Book World: Michael Dirda reviews 'No Tomorrow' by Vivant Denon

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By Michael Dirda
Special to The Washington Post
Thursday, December 10, 2009


By Vivant Denon

Translated from the French by Lydia Davis

New York Review Books. 63 pp. Paperback, $12.95

The French dramatist Marivaux called one of his sparkling comedies "Le Jeu de l'amour et du hasard" -- "The Game of Love and Chance." That same phrase might serve as the subtitle to this brief erotic novella, the sole known work of fiction by Vivant Denon (1747-1825).

While Denon is remembered principally for this little masterpiece, in his lifetime he was one of Napoleon's chief art experts, scooping up paintings and sculpture in the wake of the emperor's conquests, then stocking the Louvre with the looted treasures. One of that museum's pavilions still bears his name. It somehow seems right that a connoisseur of the beautiful should produce such a story as "No Tomorrow" (first published in 1777, though the revised 1812 version, translated here, is preferred).

One evening at the opera, a young man, already "desperately" in love with a countess, accidentally encounters her friend, the lovely and older Mme de T--. From her box, Mme de T-- immediately begins to banter with our unnamed narrator, he responds with compliments, the mutual flirtation increases, and then this knowing woman simply whisks the 20-year-old away in her carriage. They drive to the country home of her estranged husband, with whom she is, supposedly, in the process of reconciling. M. de T-- joins them for dinner but then retires, and the enchanted evening begins. "The moon was setting, and its last rays soon lifted the veil of a modesty that was, I think, becoming rather tiresome."

In his introduction, Peter Brooks -- one of the great scholars of late-18th- and 19th-century French fiction -- likens Denon's book to the paintings of Fragonard and the operas of Mozart. Certainly, "No Tomorrow" possesses comparable aesthetic virtues: lightness, brevity, wit, quickness, an air of galanterie and courtly sophistication. But all these masterworks also convey the faintest touch of melancholy, the sense that nothing lasts for long and that the wisdom of life is to enjoy each passing moment. "Carpe diem" -- seize the day -- for who knows if there will be a tomorrow?

Obviously, such an approach to existence could lead to boorish and selfish excess, casual lechery and a pervasive brutalization of the spirit. But, at its highest, this hedonistic philosophy asks us to look upon the world as a work of art, one that we are allowed to enjoy during our short visit to this earthly museum, each day in it unique, each person irreplaceable.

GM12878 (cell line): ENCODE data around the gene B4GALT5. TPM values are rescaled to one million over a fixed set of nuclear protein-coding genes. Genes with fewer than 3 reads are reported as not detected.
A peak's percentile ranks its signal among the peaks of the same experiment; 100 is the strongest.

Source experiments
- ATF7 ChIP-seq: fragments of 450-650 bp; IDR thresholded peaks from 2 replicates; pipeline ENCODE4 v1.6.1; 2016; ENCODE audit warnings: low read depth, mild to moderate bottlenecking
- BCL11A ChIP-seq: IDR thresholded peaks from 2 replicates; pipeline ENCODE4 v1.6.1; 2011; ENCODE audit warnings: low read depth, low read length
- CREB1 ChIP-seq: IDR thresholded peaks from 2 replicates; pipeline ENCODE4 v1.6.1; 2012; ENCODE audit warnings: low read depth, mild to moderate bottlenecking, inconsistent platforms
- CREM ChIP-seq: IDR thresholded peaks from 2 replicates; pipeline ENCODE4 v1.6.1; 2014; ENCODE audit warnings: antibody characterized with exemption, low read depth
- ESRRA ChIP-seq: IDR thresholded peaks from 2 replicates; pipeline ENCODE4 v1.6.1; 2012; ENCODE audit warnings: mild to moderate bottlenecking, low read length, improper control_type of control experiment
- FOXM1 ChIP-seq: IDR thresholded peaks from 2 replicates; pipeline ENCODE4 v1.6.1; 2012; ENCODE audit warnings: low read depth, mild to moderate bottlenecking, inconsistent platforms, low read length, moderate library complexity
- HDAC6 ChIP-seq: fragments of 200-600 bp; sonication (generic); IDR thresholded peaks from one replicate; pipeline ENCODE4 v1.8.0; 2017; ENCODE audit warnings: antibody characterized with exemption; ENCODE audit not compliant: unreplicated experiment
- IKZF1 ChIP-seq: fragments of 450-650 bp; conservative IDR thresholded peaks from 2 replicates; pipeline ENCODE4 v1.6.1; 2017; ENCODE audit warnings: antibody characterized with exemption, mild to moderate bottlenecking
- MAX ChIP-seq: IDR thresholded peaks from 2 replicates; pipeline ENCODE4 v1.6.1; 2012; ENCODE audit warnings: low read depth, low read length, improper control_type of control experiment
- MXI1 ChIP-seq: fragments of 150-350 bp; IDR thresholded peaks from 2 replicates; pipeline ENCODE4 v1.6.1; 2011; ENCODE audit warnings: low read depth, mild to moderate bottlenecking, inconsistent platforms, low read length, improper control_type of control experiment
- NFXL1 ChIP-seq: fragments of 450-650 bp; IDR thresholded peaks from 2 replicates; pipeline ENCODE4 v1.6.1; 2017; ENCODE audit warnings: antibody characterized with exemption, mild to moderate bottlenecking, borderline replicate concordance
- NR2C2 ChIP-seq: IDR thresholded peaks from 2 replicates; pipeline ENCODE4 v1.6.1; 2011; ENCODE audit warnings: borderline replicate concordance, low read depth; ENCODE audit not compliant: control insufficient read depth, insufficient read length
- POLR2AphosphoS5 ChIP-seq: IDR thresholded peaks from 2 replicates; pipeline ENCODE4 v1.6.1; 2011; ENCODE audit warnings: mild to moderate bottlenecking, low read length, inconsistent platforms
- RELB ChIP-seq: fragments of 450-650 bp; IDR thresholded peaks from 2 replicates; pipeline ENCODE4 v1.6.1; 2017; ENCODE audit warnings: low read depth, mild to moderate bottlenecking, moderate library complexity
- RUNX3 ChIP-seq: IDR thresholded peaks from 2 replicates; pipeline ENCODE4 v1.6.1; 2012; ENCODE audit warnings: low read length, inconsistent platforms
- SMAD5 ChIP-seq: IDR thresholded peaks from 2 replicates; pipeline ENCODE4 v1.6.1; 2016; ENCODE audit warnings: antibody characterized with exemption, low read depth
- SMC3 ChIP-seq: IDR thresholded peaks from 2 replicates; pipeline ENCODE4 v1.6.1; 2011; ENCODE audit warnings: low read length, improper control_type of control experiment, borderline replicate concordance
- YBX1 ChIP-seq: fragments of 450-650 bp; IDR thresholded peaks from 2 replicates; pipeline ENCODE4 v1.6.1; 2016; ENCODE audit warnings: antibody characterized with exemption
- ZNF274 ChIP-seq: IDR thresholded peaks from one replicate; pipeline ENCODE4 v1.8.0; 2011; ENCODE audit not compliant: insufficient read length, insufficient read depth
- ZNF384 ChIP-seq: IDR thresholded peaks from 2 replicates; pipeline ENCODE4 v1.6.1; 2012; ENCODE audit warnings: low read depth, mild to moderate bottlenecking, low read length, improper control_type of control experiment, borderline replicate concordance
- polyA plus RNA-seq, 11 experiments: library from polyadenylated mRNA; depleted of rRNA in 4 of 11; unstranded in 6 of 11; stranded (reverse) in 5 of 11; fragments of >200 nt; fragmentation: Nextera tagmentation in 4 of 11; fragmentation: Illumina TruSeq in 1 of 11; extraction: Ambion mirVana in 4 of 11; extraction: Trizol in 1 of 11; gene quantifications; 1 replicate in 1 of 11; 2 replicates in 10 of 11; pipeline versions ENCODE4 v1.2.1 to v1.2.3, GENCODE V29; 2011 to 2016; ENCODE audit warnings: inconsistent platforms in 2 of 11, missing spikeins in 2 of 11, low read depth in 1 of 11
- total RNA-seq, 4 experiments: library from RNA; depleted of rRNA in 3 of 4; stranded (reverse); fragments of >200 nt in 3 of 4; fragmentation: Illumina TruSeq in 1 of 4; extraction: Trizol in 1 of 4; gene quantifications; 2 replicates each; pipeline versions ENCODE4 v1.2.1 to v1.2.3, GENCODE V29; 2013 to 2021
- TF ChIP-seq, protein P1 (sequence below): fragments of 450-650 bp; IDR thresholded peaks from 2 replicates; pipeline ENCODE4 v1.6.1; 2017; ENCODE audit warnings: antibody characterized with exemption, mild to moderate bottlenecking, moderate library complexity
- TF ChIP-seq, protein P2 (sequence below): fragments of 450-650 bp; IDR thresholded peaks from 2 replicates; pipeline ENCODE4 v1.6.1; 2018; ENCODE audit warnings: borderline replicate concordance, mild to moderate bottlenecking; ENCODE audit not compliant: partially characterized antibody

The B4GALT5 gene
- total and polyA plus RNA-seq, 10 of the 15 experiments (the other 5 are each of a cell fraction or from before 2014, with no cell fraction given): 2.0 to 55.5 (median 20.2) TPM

Given such an outlook, what matters is to respond as fully as possible to those evanescent moments we are offered, whether by chance or design. Some of those experiences, moreover, should be sipped and savored, not merely chugged down. Preliminary pleasures count.

Only after much wandering through the gardens, exchanging kisses and caresses, does Mme de T-- disingenuously lead the narrator into a chamber -- "a vast cage of mirrors" -- adjoining her bedroom. It had been designed by her estranged husband to help awaken his own enfeebled libido. Scenes from mythology adorn the ceiling; in one corner there is a statue of Amor with an altar before it; a mound of cushions fills an alcove or "grotto." Not surprisingly, the couple's gradual entrance into this sanctum sanctorum resembles a rite or initiation; the novella's language grows hushed, distinctly religious, as is appropriate to what the poet John Donne once called "love's mysteries." The narrator even views himself as "a young proselyte."

In his introduction Brooks compares this carefully orchestrated scene to the Masonic ritual -- the testing of love -- in Mozart's "Magic Flute." When Denon's couple finally engage with each other, they do so, in the critic's words, "willingly, happily, with a combination of knowledge and marvel." Nothing, though, is described in detail, and the reader must guess or imagine what happens. As Denon writes, "Discretion is the most important of the virtues." Besides, don't modern therapists insist that sex really takes place in the head?

"No Tomorrow" doesn't end here, at what is actually just the midpoint of the novella. More games than one have been played during this ecstatic night, and still others will be played out on the day after. The 18th century, after all, relished irony as much as the 21st does. But why say any more -- except to add that this paperback is itself an elegant production in every way. Fragonard's "The Meeting" entrancingly graces the cover, followed by Brooks's engaging and expert introduction (which really should have been an afterword, given that it reveals so much of the novella's action). Then comes Lydia Davis's excellent English translation, succeeded in its turn by the novella's French original. Those who try the latter will find Denon's French clear and laconic, as easy as Voltaire's.

You can read "No Tomorrow" in just an hour. Its chiaroscuro effects of candlelight and shadow, its teasing tone, its picture of gradual unveiling and dishabille will keep you both charmed and on edge. Embrace the gradualness, the anticipation. There's no need to rush.

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